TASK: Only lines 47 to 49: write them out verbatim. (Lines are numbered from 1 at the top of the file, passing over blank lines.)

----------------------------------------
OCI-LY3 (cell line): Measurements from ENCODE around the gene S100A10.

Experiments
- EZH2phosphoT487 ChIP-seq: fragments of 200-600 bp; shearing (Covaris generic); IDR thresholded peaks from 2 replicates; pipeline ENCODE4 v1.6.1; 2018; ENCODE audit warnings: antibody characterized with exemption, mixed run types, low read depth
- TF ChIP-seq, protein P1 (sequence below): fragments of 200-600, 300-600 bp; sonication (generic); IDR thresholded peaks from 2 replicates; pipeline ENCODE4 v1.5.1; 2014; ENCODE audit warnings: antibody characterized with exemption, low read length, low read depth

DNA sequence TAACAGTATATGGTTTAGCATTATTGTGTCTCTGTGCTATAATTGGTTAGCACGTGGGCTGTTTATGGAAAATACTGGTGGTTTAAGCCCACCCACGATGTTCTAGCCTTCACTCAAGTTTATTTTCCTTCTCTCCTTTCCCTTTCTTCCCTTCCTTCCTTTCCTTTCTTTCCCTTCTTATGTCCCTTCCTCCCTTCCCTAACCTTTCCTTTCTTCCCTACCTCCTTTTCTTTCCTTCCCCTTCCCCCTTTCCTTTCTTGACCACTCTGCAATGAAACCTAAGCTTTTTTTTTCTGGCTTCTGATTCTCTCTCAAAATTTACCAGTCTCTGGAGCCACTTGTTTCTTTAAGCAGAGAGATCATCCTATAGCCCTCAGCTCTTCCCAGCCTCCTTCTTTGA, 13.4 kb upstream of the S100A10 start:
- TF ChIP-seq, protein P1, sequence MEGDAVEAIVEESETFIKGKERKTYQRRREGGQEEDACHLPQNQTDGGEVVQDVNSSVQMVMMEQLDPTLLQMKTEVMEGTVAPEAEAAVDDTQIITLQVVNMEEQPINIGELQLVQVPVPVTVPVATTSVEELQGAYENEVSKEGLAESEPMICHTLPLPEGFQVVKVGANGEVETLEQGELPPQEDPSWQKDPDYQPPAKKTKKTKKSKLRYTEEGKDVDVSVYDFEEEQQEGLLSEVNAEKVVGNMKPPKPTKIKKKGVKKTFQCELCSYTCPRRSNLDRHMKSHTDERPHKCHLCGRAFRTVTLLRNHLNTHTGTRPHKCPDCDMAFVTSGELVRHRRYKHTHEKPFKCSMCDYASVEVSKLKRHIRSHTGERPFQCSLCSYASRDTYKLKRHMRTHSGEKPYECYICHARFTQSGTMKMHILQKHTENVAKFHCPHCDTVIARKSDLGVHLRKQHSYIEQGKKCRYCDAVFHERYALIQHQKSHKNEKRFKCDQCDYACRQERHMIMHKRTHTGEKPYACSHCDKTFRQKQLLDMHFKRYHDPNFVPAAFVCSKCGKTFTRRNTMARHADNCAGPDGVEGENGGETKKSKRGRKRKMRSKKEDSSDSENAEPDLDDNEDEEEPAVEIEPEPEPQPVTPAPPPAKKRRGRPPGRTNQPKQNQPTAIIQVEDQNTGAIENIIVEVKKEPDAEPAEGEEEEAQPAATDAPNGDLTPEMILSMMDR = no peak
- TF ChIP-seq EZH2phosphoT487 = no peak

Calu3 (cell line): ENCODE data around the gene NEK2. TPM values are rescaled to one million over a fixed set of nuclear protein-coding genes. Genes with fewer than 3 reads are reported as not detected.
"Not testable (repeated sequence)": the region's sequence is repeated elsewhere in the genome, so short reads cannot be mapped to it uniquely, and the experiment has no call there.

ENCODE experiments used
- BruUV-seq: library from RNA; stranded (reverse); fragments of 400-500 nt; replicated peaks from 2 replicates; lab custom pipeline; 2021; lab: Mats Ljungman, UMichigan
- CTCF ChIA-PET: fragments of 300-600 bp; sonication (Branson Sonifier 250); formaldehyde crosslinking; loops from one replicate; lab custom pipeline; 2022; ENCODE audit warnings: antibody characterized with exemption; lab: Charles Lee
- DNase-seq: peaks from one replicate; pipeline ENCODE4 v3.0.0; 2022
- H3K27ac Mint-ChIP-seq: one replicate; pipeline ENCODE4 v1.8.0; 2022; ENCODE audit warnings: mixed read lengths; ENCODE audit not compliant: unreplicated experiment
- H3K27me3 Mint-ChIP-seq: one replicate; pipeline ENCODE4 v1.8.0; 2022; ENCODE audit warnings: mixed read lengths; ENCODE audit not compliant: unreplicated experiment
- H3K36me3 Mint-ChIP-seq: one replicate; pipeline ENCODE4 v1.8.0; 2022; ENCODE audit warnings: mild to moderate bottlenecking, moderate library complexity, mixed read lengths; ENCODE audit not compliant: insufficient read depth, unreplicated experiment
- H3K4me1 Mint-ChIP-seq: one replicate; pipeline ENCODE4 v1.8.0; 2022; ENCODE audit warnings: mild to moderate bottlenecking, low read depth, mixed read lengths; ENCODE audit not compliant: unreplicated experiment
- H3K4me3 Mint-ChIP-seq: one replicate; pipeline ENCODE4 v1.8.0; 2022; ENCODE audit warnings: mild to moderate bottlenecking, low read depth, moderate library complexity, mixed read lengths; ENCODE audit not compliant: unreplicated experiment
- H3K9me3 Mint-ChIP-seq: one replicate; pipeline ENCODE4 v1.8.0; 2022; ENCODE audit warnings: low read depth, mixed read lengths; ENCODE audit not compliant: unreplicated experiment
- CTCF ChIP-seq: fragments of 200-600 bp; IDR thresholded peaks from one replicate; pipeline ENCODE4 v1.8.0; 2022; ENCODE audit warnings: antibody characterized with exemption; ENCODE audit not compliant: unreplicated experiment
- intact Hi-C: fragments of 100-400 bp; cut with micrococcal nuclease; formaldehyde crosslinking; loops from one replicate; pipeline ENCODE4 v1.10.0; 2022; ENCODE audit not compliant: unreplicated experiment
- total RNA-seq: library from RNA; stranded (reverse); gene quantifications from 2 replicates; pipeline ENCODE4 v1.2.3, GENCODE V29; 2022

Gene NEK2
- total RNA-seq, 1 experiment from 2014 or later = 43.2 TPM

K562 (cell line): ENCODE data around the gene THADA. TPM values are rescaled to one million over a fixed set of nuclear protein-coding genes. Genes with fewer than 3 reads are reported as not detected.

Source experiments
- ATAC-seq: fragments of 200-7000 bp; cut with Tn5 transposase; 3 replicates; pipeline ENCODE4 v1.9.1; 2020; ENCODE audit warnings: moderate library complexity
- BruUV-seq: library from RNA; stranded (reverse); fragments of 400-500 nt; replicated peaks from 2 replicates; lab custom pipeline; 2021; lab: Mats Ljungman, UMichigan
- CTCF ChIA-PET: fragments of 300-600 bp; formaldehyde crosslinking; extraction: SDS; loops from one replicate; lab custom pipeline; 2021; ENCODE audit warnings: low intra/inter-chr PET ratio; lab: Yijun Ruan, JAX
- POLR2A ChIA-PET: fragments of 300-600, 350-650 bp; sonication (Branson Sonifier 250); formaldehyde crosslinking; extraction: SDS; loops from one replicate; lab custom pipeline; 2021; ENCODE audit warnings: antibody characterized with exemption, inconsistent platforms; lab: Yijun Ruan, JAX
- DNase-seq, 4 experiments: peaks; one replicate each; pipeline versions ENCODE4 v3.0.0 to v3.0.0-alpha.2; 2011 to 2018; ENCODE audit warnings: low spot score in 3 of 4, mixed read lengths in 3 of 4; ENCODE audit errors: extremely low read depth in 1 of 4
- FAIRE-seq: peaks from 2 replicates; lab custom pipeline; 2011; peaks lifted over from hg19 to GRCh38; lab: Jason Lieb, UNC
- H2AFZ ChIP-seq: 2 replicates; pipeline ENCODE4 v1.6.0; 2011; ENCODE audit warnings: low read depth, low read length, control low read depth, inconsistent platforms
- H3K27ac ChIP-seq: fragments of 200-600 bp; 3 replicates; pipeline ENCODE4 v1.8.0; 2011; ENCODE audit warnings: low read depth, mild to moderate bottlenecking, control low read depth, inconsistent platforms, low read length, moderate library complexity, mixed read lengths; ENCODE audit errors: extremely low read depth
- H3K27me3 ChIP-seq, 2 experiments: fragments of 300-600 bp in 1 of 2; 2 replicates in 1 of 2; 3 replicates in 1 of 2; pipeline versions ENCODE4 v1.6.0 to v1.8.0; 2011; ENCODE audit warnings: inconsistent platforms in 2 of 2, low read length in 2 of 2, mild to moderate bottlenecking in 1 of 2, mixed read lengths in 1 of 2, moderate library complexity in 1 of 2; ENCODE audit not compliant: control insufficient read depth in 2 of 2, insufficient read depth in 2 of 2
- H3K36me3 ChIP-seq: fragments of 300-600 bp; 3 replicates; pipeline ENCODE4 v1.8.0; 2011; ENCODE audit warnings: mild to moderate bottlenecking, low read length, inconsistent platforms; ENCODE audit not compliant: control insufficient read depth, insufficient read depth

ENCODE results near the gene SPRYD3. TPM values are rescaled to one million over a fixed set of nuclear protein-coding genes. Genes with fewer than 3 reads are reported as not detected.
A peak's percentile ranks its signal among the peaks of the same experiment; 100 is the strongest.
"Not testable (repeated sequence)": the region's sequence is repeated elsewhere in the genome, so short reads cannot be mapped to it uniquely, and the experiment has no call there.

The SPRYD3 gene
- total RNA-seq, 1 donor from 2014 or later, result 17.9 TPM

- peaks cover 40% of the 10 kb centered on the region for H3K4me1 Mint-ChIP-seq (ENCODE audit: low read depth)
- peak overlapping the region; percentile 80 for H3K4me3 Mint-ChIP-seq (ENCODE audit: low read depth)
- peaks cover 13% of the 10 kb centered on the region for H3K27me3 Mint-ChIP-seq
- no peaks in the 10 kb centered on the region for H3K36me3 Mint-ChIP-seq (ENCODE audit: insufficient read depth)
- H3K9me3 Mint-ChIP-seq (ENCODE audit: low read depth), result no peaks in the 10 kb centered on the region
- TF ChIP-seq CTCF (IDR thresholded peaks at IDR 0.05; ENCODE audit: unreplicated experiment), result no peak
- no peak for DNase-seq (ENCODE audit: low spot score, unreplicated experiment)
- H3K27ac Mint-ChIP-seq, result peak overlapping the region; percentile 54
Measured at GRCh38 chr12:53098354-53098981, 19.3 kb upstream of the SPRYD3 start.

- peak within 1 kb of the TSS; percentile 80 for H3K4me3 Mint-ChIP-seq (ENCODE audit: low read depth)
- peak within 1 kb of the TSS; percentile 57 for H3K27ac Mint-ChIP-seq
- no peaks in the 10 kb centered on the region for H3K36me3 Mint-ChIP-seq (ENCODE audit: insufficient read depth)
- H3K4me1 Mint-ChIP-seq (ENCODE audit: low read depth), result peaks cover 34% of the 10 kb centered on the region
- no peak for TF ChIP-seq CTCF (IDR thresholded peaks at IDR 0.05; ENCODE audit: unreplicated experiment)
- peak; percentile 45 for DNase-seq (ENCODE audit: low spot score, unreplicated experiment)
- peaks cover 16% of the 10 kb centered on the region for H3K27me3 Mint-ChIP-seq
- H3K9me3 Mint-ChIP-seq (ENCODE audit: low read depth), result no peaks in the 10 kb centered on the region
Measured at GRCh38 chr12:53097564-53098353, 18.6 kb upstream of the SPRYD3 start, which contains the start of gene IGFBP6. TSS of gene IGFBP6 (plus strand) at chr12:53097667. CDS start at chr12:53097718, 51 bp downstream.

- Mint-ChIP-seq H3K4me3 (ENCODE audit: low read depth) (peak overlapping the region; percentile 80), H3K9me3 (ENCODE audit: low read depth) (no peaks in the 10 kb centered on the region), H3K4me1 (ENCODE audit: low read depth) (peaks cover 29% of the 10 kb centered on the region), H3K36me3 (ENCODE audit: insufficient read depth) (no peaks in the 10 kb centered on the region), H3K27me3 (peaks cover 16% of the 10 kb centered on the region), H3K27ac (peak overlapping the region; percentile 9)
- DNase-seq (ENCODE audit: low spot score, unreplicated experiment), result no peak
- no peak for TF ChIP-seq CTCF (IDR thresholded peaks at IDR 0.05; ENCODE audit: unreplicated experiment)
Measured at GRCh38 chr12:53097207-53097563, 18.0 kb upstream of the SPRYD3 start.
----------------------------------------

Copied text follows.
- TF ChIP-seq CTCF (IDR thresholded peaks at IDR 0.05; ENCODE audit: unreplicated experiment), result no peak
- no peak for DNase-seq (ENCODE audit: low spot score, unreplicated experiment)
- H3K27ac Mint-ChIP-seq, result peak overlapping the region; percentile 54